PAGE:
Photomontages That Trace Light Through Overgrown Countrysides and Abandoned Interiors 

"Thicket" (2015)

“Thicket” (2015), all images © Suzanne Moxhay

Artist Suzanne Moxhay produces photomontage scenes which seem to effortlessly combine elements from both her own photography practice and her large archive of collected images. To compose her taken and collected photographs, Moxhay relies on a film technique dating back to the early 20th century called matte painting, a process where backdrops are illustrated on glass panels and integrated into live-action sets. Using this method she creates the illusion that all of her disparate pictures are one cohesive image, first arranging the fragments on glass, then re-photographing the new configuration, and finally touching up the compositions digitally.

“In my recent work I have been exploring concepts of spatial containment in montages built from fragments of photographed and painted interiors,” says Moxhay. “Architectures are disrupted by anomalous elements – contradictory light sources, faulty perspective, paradoxes of scale. Light casts shadows in the wrong direction, walls fail to meet in corners, an area of the image can be seen either as an enclosing wall or dark overcast sky.”

Moxhay lives and works in London. You can see more of her photomontage scenes on her website. (via ArtistADay)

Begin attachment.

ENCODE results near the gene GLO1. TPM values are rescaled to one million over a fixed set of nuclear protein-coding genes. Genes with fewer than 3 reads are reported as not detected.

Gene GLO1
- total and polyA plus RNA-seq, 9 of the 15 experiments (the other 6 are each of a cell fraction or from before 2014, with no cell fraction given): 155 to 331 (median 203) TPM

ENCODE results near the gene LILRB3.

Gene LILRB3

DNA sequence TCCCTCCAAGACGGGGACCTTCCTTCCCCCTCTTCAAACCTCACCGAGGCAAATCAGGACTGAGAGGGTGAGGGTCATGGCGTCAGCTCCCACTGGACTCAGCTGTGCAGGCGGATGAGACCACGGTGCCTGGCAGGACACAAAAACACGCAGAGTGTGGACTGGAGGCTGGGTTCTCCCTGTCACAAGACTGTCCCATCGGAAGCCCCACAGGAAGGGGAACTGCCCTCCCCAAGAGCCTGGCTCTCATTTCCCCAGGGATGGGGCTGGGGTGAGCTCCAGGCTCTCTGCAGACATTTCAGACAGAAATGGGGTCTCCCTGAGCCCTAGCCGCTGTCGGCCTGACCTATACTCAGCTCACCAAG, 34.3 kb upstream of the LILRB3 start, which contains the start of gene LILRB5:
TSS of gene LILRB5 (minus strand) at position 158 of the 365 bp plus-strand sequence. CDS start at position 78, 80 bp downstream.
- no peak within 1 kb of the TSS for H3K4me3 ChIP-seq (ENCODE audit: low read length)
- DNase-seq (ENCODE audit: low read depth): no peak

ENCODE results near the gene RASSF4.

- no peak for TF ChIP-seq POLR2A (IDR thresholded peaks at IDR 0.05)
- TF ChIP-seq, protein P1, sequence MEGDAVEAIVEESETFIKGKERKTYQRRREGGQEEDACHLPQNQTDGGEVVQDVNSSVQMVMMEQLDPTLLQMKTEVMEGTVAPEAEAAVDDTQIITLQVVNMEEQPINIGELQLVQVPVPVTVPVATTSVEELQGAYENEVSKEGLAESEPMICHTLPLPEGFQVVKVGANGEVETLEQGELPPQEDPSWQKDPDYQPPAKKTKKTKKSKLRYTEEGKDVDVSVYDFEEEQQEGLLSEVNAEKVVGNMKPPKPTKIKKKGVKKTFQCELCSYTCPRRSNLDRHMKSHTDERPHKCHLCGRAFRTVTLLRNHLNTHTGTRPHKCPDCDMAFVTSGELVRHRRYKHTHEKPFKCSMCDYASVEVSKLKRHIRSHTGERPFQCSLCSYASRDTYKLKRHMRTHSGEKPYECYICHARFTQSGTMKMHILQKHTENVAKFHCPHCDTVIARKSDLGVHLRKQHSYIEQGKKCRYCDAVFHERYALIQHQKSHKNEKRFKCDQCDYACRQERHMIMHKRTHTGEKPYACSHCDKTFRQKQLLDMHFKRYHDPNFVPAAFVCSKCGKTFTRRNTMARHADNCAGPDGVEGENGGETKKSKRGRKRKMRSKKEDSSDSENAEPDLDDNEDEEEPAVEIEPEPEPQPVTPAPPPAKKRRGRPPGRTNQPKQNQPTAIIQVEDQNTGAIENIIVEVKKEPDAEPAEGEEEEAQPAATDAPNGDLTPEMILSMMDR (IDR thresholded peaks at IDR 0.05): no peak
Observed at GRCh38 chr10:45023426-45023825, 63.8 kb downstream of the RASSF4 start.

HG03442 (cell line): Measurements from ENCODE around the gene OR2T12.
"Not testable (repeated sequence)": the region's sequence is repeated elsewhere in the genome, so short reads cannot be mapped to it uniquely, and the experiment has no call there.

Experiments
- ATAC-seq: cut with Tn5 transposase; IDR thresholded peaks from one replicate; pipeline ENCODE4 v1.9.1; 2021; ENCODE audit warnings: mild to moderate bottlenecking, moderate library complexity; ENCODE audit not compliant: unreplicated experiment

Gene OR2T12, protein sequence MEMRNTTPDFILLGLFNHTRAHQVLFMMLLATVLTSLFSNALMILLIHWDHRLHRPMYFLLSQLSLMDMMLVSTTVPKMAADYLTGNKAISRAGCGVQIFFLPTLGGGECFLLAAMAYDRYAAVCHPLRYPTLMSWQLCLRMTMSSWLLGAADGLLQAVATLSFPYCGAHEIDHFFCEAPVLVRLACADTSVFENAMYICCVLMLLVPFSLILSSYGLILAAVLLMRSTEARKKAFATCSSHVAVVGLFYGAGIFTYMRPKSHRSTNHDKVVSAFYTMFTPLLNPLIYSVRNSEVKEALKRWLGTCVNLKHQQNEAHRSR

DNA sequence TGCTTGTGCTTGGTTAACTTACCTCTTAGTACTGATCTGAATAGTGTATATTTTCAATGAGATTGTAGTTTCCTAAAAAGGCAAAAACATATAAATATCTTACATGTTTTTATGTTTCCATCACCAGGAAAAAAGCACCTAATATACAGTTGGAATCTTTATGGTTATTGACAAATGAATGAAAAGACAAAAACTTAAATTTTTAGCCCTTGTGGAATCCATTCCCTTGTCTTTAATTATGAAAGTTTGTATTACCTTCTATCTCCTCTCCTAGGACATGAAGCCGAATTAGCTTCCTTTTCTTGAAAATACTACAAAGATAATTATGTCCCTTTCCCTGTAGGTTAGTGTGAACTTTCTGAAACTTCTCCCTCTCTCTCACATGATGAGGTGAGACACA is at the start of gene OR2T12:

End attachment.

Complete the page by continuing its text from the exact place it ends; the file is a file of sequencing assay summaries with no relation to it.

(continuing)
Eventide (2012)

“Eventide” (2012)

"Arch" (2016)

“Arch” (2016)

"Antechamber" (2014)

“Antechamber” (2014)

"Feralis" (2011)

“Feralis” (2011)

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Ornate Insect Embroideries by Humayrah Bint Altaf Incorporate Antique Materials and Metallic Beads 

Embroidery artist Humayrah Bint Altaf stitches fabulously ornate insects and trees that incorporate antique gold twist cord, hundreds of metallic beads, Rococo threads, and other delicate materials. The end results are scarab beetles that could practically crawl off the canvas and honey bees prepared to take flight.

“I often wander through the woods near my home, where I gather leaves, twigs, feathers and other things I can find to bring back home and preserve,” says Bedford-based Altaf. “I also like to incorporate nature’s treasures into my embroideries and with each piece I feel that a part of me has been embedded into my work.”